arena, there is a lot of blame on the slow and negative rate of
democratization in the country. One of the biggest impediments is the
ethnicized politics introduced by the TPLF/EPRDF. The results are here to
see after 25 years of experimentation and self-congratulations. We have
seen the shameful expulsion of Ethiopians from their birth places or
abodes because they are considered as “Others”. Mainstream Ethiopian
politics says the rights of ethnic groups have to be respected and
codified within a democratic and united Ethiopia. Ethnicity is not the
end-all, be-all, organizing principle as it has been for 2 ½ decades
under this regime and its disastrous results amply show. Mainstream
Ethiopian politics says Ethiopiawinet, as understood unity in diversity,
has to be affirmed and not weakened as its fate has been so far.
should not be seduced by the allure of the here and now. Ethnicity as the
end-all, be-all organizing and inspiring principle has led the country to
a zero sum game. In the 21st century, there are more modern,
non-primordial methods of democratizing and organizing themes. To start
with, TPLF/EPRDF has to agree to unconditionally stop hounding and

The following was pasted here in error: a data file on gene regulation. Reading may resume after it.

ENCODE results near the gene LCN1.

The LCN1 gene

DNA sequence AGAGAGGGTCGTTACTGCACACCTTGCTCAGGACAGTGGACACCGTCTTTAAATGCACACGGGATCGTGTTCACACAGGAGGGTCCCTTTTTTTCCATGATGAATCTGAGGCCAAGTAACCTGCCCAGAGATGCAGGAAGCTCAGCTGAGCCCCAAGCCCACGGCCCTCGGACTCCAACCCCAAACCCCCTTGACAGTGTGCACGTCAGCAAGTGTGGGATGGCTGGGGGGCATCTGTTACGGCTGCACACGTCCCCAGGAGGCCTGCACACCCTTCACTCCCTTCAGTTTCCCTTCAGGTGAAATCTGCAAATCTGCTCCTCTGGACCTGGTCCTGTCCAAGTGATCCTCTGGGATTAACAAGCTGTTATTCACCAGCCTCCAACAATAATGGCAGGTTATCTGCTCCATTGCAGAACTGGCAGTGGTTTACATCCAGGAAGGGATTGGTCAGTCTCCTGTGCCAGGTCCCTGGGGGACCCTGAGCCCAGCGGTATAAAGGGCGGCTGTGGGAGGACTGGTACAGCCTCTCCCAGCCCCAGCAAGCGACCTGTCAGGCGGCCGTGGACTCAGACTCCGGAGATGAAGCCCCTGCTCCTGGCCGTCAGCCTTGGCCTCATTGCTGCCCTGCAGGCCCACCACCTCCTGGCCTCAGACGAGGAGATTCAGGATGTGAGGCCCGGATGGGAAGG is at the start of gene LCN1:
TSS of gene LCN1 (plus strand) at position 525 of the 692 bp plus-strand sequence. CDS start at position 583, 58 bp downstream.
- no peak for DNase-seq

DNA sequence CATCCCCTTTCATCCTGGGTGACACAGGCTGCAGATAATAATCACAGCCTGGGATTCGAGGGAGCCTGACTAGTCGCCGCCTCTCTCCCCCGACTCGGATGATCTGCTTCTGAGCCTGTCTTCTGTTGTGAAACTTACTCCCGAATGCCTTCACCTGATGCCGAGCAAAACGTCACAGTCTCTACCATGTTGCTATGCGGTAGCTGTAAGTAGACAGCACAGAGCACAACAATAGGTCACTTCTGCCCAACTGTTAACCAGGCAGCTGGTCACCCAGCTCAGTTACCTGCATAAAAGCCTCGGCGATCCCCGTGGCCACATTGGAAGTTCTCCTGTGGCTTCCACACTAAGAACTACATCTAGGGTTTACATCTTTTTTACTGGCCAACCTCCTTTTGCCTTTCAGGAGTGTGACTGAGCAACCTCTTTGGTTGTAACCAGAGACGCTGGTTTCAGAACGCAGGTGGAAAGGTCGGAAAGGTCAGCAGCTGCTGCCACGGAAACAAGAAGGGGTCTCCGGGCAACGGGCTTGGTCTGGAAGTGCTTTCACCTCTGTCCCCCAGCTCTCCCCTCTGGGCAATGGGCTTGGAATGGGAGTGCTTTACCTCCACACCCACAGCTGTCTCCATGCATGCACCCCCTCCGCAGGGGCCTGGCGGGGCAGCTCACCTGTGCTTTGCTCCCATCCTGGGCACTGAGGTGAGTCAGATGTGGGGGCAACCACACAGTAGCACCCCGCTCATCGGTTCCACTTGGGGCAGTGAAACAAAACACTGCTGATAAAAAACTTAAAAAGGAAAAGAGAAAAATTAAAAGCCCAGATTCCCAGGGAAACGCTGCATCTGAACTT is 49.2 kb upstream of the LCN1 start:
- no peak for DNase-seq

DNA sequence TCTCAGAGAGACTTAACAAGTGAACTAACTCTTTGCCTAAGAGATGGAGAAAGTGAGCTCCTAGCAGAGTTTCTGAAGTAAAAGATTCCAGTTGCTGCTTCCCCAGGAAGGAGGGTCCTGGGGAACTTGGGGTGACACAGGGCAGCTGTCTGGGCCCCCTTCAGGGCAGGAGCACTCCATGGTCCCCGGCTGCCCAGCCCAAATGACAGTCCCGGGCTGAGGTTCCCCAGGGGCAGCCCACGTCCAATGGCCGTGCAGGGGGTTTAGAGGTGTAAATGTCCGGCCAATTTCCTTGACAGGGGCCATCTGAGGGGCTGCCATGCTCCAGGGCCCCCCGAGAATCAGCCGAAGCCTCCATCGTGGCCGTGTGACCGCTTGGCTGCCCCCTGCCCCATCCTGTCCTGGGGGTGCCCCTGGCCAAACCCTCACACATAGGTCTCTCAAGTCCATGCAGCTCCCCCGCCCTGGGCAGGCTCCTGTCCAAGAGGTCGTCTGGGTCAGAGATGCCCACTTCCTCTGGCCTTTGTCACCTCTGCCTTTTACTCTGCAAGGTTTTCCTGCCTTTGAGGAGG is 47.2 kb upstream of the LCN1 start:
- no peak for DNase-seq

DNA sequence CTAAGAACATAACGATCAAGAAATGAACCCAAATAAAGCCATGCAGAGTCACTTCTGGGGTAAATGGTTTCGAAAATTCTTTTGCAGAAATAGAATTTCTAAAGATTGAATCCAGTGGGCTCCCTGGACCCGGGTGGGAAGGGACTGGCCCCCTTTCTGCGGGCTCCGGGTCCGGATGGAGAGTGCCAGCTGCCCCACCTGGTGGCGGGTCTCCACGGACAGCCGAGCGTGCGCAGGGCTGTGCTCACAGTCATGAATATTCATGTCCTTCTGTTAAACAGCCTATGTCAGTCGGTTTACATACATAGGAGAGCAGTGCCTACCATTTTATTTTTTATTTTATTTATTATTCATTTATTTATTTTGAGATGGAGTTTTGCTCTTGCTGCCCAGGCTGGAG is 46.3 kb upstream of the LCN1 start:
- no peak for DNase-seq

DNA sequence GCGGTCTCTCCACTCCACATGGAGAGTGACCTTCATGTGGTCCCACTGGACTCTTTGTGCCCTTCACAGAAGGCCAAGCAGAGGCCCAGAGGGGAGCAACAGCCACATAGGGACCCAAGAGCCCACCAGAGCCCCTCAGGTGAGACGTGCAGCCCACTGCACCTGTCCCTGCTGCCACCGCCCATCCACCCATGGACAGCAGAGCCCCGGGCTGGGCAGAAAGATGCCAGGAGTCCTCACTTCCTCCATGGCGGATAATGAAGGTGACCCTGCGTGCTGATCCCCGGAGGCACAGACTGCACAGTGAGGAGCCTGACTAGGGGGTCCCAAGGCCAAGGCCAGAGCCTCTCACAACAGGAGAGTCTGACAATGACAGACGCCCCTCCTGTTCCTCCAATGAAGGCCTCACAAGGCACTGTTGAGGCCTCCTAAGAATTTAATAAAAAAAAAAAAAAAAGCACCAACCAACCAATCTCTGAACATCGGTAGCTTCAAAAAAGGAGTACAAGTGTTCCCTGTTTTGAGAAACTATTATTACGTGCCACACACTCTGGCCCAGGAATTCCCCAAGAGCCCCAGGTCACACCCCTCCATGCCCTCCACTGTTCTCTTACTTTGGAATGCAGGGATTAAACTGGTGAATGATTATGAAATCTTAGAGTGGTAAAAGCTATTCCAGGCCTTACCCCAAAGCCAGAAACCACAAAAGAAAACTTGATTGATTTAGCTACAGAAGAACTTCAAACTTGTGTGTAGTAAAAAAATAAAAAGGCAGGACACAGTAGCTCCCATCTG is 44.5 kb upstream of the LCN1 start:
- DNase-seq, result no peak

restricting independent and lawful civic and professional organizations.
EPRDF has historically leaned towards cloning puppet organizations and has
been intolerant of independent organizations. The zero sum game of ethnic
gamesmanship will be diluted if multi-ethnic and profession-based
organizations like the following were to be set in motion:
journalists association – independent journalists have unsuccessfully
attempted in the past years to form such an organization. Because they
were persecuted and prosecuted, they were exiled en masse leaving behind a
government media to which few pay attention. We have seen a glimpse of the
power of unfettered investigative journalism in the Diaspora. An Ethiopian
government would be helped tremendously by a free media to correct the
ills of society, and to focus its attention on the nation’s priorities.